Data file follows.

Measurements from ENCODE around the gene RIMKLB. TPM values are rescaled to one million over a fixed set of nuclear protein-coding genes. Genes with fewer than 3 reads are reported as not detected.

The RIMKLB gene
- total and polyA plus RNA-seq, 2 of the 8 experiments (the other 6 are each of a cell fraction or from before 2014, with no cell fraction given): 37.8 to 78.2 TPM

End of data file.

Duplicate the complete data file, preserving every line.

Measurements from ENCODE around the gene RIMKLB. TPM values are rescaled to one million over a fixed set of nuclear protein-coding genes. Genes with fewer than 3 reads are reported as not detected.

The RIMKLB gene
- total and polyA plus RNA-seq, 2 of the 8 experiments (the other 6 are each of a cell fraction or from before 2014, with no cell fraction given): 37.8 to 78.2 TPM